My reluctance to pass judgement isn’t a cop-out. I’m a relatively fickle listener – my bias against live recordings, and their accompanying recording quality, is a constant thread here – but I’m also the sort of collector who takes more delight in discovery than digs. Our focus on the breadth of music often leans harder towards artist evolution than the next big thing because that’s the honest expression of how I think and hear. There’s no true hierarchy of artistic output in my disheveled aural infrastructure, just a spectrum of successes and partial successes. And how does one compare the sublime to the sentimental? The transformation to the faithful revisioning? The sparse to the layered? Coverage comes in as many flavors and subtypes, and each one can be done well.

And so, as a general policy, I avow the critical lens; our mandate, as we see it, is to tout and expose. While others rank and score, we celebrate and share that which we love as we find it, believing that if it weren’t among the best things you’d hear all year, it wasn’t worth posting in the first place. In that sense, the entirety of our year’s blogging is itself our recommendations list. To winnow it down feels, on the one hand, like a dismissal of that joy we found in any of it when we found it.

And yet there is method in the madness of the recovery of the recent in the name of hierarchical organization. Just considering a Best Of post provides a useful and productive opportunity to revisit the archives. And as I noted in November in a casual roundup of the year’s Tributes and Cover Compilations, a generous and precious handful of coverfolk EPs and covers albums have emerged this year; to come back to them before they fade from the memory has its uses, too.

More significantly, while I abhor the very idea of ranking songs, album-length collections seem easier to rate. Hitting the mark singly, in three minutes or so of song, is itself a hard standard; providing a rich, nuanced journey through multiple tracks without stumbling is nigh impossible. Self-selection becomes the primary criteria, then: in those very rare cases where an entire album of covers comes to us as a success, the end result is well worth repeating at year’s end. And here, the successes are so few and far between, we can count on our fingers the albums which deserve not just our respect, but our awe and appreciation, and our last dollars.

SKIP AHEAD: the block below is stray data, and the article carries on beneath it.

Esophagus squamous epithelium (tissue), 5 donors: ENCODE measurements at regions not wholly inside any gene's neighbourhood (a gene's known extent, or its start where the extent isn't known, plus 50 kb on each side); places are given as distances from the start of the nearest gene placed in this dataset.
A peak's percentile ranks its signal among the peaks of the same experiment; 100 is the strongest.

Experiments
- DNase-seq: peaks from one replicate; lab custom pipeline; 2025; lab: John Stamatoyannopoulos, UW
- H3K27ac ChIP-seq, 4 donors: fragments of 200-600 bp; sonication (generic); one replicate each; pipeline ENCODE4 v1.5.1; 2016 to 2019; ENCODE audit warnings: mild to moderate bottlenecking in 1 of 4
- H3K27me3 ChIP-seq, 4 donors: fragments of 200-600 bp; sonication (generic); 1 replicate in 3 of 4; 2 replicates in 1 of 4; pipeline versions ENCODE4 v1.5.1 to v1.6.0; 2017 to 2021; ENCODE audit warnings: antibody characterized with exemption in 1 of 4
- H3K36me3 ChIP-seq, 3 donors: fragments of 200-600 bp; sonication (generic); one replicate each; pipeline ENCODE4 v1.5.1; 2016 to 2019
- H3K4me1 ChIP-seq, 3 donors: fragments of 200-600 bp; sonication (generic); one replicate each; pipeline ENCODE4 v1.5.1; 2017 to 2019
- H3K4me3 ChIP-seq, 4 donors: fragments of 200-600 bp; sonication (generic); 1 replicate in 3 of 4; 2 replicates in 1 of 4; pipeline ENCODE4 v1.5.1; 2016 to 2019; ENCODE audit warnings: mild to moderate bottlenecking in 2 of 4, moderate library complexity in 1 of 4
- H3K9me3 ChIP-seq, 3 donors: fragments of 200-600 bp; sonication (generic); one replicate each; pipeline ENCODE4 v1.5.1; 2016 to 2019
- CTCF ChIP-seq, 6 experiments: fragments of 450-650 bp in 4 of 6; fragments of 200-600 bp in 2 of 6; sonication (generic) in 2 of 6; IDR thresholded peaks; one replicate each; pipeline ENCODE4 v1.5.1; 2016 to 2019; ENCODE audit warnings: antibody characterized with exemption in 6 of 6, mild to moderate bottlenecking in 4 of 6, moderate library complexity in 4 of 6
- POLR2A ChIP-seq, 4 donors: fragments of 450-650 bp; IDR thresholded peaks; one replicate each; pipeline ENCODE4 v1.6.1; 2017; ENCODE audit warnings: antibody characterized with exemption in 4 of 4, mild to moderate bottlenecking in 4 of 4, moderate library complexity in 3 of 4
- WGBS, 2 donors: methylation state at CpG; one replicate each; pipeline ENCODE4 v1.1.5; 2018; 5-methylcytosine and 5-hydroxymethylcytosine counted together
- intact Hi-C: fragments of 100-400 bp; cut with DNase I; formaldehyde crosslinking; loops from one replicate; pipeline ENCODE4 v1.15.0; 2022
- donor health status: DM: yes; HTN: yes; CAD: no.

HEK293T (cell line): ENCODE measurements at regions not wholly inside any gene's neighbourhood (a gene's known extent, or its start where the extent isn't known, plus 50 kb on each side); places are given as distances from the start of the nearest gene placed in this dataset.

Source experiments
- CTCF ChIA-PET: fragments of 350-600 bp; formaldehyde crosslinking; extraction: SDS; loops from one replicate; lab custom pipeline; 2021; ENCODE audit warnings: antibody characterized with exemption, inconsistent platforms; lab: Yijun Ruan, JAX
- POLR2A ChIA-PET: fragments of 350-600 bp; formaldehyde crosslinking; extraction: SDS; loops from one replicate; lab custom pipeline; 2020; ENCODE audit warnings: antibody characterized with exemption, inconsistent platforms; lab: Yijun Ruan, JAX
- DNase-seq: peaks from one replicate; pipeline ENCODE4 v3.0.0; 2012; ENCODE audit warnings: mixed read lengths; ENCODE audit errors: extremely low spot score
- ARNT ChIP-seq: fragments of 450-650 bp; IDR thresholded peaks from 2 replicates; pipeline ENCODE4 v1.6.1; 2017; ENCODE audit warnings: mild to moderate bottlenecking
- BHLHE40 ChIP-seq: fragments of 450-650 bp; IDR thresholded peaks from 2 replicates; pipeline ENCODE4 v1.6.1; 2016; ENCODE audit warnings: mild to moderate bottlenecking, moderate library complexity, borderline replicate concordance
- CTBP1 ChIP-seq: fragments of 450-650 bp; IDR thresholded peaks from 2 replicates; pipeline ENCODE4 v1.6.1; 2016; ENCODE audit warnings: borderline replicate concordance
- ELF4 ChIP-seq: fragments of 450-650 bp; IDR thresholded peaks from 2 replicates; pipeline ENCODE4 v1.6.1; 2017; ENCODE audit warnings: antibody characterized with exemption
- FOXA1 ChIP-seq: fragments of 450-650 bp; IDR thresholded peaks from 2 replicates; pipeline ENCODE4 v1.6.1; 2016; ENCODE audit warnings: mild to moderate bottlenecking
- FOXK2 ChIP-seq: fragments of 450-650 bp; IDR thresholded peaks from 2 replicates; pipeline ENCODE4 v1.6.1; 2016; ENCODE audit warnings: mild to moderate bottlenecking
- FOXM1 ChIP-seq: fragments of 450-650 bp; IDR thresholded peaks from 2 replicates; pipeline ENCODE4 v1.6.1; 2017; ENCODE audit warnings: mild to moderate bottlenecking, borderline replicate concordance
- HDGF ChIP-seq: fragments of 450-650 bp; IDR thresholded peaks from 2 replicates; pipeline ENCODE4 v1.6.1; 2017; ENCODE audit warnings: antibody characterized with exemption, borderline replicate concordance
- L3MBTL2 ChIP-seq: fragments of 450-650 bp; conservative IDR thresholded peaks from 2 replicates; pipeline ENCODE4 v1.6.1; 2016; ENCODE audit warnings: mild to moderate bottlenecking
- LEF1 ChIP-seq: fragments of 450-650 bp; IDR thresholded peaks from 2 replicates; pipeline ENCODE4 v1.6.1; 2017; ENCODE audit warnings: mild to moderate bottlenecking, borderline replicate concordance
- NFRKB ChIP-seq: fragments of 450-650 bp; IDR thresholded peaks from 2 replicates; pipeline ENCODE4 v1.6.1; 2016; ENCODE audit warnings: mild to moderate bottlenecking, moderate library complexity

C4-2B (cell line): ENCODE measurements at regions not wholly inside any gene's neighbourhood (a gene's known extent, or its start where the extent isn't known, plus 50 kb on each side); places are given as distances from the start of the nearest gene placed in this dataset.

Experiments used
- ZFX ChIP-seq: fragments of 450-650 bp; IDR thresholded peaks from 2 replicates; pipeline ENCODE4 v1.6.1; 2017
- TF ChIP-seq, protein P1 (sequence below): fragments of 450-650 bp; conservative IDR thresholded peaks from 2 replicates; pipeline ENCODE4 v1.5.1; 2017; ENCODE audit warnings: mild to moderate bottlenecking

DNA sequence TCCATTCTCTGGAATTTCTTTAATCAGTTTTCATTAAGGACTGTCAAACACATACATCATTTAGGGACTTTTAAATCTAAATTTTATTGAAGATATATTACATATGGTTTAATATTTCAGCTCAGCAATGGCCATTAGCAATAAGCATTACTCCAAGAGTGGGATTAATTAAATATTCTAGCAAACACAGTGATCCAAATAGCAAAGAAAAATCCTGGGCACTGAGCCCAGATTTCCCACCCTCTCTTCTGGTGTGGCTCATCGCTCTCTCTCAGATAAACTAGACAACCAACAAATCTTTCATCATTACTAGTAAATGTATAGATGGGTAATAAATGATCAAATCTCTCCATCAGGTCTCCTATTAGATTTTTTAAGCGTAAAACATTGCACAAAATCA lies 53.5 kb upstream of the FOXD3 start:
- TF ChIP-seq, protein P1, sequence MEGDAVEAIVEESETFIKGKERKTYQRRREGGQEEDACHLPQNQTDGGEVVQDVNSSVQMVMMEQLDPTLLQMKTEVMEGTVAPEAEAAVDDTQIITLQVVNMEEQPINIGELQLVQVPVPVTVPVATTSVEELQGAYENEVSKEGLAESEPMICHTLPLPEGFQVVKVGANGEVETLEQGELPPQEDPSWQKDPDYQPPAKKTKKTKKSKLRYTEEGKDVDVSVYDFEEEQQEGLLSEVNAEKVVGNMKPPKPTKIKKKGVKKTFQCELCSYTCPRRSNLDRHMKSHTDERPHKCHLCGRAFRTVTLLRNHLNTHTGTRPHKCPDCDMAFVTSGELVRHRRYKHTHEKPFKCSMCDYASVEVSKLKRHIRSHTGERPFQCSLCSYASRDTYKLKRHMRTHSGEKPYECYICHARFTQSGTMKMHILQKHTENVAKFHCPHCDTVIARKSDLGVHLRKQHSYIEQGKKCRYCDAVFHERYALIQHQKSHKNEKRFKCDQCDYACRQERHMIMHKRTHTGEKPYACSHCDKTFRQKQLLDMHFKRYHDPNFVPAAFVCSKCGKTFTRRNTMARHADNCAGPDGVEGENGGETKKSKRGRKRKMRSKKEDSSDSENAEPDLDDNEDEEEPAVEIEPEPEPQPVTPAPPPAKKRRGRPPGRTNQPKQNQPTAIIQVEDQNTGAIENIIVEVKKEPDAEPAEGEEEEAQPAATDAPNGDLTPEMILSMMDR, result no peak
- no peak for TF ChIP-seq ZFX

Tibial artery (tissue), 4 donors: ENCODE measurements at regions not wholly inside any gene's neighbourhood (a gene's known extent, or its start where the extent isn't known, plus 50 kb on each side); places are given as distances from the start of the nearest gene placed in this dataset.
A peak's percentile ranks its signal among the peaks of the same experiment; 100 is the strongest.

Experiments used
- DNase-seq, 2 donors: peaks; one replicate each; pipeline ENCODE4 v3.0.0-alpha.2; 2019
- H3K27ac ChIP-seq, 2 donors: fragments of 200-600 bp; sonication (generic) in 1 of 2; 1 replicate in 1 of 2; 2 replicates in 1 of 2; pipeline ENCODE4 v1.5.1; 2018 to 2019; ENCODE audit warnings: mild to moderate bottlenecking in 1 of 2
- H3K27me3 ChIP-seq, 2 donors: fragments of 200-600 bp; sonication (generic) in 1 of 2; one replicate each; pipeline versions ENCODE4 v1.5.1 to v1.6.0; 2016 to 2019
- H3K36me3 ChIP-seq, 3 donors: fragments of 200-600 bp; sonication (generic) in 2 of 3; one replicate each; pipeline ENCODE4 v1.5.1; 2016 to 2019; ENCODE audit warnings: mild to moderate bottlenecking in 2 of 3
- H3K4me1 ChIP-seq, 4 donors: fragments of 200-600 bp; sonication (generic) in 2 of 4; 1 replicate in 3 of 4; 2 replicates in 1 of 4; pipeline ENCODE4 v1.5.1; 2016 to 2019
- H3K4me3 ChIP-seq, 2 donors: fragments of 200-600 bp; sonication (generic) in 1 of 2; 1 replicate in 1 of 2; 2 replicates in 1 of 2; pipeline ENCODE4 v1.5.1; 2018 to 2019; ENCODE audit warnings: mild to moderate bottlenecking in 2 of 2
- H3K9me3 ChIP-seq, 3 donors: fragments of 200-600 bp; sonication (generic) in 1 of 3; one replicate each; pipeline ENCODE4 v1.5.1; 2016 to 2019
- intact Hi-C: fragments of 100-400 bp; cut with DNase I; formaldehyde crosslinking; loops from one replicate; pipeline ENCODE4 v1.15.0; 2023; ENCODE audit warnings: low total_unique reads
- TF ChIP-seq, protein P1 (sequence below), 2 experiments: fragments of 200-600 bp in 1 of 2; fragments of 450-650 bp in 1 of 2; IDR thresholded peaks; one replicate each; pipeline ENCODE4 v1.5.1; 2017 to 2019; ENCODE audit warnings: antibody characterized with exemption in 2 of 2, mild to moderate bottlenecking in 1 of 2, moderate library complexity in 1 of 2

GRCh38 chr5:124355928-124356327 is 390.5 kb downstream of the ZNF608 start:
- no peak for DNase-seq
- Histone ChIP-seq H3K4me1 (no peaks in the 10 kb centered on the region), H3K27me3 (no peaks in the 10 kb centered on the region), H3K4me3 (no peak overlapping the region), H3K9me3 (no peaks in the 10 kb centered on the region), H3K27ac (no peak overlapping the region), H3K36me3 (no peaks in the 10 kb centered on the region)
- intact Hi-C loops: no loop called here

So before we get to the year’s best one-off covers playlist later in the week, here’s a quick rundown of some favorite all-covers albums and EPs from 2011, arranged into categories much like those which we would use were we in the habit of ranking. Those looking for folk music through coverage should stay on the line, as we’ll follow it with a compendium of “best” single-shot tracks from the year; those looking for gift-giving recommendations for coverlovers, however, are heavily encouraged to consider this a shopping list with its own soundtrack.

The Year’s Best Tribute Album (multiple artists): Fast Folk Jack Hardy Tribute

Though we celebrate those cross-genre releases which contain folk and acoustic interpretations in the mix throughout the year, as a folkblog, we celebrate most those tributes which are quintessentially folk, and nothing else. As such, many amazing tributes, from Herohill’s Gordon Lightfoot spectacular to Sufjan Stevens indie tribute Seven Swans Revisited, and from this month’s American Laundromat Smiths tribute and last month’s Minnesota artists’ tribute to Vic Chesnutt to this Spring’s Alt-Country tribute to the Rolling Stones, are unfortunately ineligible for our official recognition, despite strong folk tracks aplenty, and high recommendations for broad-minded coverlovers.

Of these, Seven Swans and the Smiths tribute, surprisingly enough, are perhaps the folkiest, and the most consistent; we’ll have tunes from their majesty in our midweek “Best Coverfolk Songs of 2011″ entry, to be sure. I still have high hopes for two-disc Guy Clark tribute This One’s For Him, which may or may not have actually dropped at this point; it’s was supposedly coming in November, but it’s already out of print at Amazon, and I can’t find a digital version anywhere; please let me know if you’ve found a copy.

But if we had to pick just one – a desert island disc – from this year’s crop, and if we have to stick to folk alone, we’d select an album that technically hasn’t even been released yet: the Jack Hardy two-disc tribute, recorded for ultimate release through the Smithsonian’s Fast Folk catalog but leaked by its producer and engineer Mark Dann on a limited basis as a way to get the music out to those fans who truly appreciated the songwriting genius and often-cranky leadership of Hardy, who led folk sessions in his NYC apartment for decades, and founded Fast Folk itself, sparking the Greenwich Village revival of the eighties which so defines today’s greying folkscene. Where other albums pitch and wane against a measure of interpretive grace, here, any imperfections are part and parcel of the album’s success, in fitting tribute to a folksinger who measured songcraft almost exclusively by its authenticity and storyline, not its sound.